Futures disrupted for student-athletes at Minot State
For many people in the athletic department, the Spring 2020 semester was supposed to be the beginning of a successful season. In March, all that changed when both the National Collegiate Athletic Association (NCAA) and Northern Sun Intercollegiate Conference (NSIC) canceled their championship seasons due to the outbreak of COVID-19. As a result, many student-athletes lost that season of competition and for some, their last season of college sports for good. The abrupt end of the spring season left many people questioning and wondering what the rest of the year would look like and if fall sports would be able to have a season when they returned to school in August.
“Initially, we were quite shocked. We had students competing on the road and coaches out recruiting,” said Andy Carter, director of athletics. “We had to call everyone back to campus. It was a sad day, but it was necessary based on what we were being told.”
Unfortunately, due to how COVID-19 spreads, both NCAA and NSIC decided once again to cancel their championship seasons for the Fall 2020 semester. This has left many in the athletic department questioning if they will be able to do sports in the spring and if they will be able to maintain their athletic scholarships in the future.
For Carter, the top priority was working out a plan for the student-athletes who lost what would have been their senior year of competition and hopefully giving them a second chance for a final season.
“It was quite simple. We quickly decided that we would honor any scholarship for seniors (from last spring) who lost their season and wanted to return to compete in their last season. It was the right thing to do,” Carter said.
Despite their objectives being simple, Carter stated that there were still many tough decisions the department had to make due to the process of information slowly coming from both NCAA and NSIC, who were also making decisions on how to proceed with the athletic year.
“The most difficult part was not being able to communicate effectively to our students from March through the end of July. There were many hours of discussion with NCAA and NSIC officials but no decisions,” said Carter. “As I look back on that timeframe, I wish I could have communicated more with them.”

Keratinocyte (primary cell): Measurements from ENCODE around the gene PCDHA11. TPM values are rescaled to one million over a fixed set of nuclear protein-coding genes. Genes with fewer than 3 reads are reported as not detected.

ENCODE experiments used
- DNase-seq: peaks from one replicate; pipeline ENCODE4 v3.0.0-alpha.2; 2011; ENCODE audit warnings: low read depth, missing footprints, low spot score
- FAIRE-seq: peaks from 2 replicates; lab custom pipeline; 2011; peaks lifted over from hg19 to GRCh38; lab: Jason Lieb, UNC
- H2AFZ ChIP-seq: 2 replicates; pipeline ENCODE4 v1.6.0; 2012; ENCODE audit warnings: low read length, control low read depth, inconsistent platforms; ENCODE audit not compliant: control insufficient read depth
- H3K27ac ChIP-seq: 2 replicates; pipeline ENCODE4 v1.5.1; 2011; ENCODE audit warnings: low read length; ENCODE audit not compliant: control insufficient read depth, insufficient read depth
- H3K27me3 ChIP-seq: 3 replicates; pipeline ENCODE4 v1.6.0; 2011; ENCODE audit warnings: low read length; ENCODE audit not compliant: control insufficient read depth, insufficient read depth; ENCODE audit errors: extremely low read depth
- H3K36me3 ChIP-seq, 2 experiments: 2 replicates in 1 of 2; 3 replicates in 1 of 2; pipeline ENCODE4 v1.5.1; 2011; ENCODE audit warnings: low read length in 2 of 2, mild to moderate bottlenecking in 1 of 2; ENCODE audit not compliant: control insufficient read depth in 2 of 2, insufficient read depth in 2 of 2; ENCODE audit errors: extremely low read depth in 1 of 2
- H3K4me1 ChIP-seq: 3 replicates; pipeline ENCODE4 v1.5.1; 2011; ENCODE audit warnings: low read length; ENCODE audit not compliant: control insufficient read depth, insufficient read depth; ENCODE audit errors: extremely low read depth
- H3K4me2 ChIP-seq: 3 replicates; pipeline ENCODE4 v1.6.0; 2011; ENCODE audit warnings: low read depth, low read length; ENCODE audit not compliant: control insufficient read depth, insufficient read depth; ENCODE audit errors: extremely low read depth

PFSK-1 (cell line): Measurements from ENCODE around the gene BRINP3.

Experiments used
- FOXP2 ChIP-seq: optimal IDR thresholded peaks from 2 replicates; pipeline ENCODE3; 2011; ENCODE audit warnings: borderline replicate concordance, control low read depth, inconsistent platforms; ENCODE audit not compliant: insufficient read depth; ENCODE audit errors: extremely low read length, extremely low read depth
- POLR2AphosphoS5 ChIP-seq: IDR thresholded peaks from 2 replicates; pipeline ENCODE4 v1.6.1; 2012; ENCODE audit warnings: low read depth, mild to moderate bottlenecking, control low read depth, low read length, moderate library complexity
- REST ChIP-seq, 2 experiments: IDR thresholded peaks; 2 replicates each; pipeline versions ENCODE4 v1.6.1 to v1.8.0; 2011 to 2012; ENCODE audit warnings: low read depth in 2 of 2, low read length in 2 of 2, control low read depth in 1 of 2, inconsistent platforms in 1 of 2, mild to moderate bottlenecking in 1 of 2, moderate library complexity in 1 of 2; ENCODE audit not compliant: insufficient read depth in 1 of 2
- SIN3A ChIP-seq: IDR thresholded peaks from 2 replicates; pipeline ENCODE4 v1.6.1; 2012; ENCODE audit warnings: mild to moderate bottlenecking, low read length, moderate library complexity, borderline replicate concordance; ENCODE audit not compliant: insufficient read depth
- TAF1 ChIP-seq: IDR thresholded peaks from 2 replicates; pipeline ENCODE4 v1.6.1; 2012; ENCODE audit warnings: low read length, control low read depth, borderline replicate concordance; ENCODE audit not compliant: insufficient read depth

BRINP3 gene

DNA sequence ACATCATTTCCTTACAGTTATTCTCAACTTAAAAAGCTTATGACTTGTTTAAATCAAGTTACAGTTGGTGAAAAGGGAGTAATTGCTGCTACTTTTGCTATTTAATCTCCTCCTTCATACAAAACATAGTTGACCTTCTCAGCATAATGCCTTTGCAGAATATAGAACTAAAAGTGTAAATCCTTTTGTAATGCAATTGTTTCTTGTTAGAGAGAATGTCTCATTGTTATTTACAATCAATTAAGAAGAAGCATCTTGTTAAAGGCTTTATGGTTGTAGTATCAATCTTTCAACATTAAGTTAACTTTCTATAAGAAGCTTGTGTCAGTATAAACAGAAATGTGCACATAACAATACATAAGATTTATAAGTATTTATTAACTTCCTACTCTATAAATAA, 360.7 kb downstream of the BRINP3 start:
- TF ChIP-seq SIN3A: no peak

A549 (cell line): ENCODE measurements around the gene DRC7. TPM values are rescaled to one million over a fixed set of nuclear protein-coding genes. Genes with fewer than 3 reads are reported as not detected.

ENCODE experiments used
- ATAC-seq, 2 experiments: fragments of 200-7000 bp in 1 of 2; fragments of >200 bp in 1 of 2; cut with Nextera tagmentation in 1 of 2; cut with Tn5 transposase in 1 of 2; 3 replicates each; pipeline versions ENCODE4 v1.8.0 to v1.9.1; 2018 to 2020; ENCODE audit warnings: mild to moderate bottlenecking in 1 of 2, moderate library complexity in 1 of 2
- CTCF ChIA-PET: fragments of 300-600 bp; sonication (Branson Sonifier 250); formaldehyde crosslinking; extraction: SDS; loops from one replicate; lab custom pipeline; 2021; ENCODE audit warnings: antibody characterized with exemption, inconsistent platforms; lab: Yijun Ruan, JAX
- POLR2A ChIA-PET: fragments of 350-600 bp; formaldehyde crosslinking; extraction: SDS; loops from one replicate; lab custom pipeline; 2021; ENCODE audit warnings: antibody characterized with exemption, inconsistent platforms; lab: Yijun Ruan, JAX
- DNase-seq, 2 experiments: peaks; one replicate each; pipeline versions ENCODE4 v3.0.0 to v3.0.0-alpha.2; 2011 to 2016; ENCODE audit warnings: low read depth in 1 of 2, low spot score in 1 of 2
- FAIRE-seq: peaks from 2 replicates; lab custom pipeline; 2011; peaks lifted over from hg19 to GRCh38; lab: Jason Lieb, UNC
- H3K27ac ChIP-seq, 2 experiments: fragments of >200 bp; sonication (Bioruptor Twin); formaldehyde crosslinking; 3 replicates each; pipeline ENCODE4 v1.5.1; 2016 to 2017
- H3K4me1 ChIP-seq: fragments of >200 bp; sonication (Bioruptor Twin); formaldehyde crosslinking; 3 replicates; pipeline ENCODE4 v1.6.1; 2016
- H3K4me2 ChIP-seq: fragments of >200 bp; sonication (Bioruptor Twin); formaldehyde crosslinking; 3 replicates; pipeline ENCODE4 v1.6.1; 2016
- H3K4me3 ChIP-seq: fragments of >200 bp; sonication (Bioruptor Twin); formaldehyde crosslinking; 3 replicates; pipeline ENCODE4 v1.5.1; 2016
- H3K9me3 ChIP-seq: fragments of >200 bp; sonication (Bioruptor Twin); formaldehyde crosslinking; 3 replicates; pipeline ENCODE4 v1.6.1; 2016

Now that the fall semester has started and sports have been canceled through December, Carter and others in the department are working hard to plan in case another unexpected event takes place within the following months.
“If we have another year of a senior class not playing and they wish to return for the following year, it will create a decision point for the department. If the senior class stays another year on athletic scholarship, do we recruit as many new students? Do we do both and attempt to increase external revenue to offset? I do not have those answers yet, but we will do our very best to determine what is best for our students and make that work.”
Carter also added that sports teams are going to see a lot of financial uncertainties due to the cancelations.
“There are, however, some harsh realities to the loss of revenues we have experienced from our inability to have contests,” Carter said. “We need revenue from tickets, booster memberships, concessions, and apparel, all which generally happen from playing contests. This will lead to some tough decisions, but not likely regarding scholarships.”
Despite all the uncertainties of the future for athletics, both financially and sports-wise, Carter wanted to make it clear that student-athlete scholarships were not going to be affected due to the coronavirus.
“No student-athlete has had their athletic scholarship affected by anything related to COVID-19,” Carter said. “As a matter of fact, we have made it possible for student-athletes to opt-out of participation for this year if their decision is based on reasons related to COVID-19. They keep their athletic aid and have zero responsibility for team activities. It is highly unlikely that any student-athlete would lose their scholarship from anything related to COVID-19.”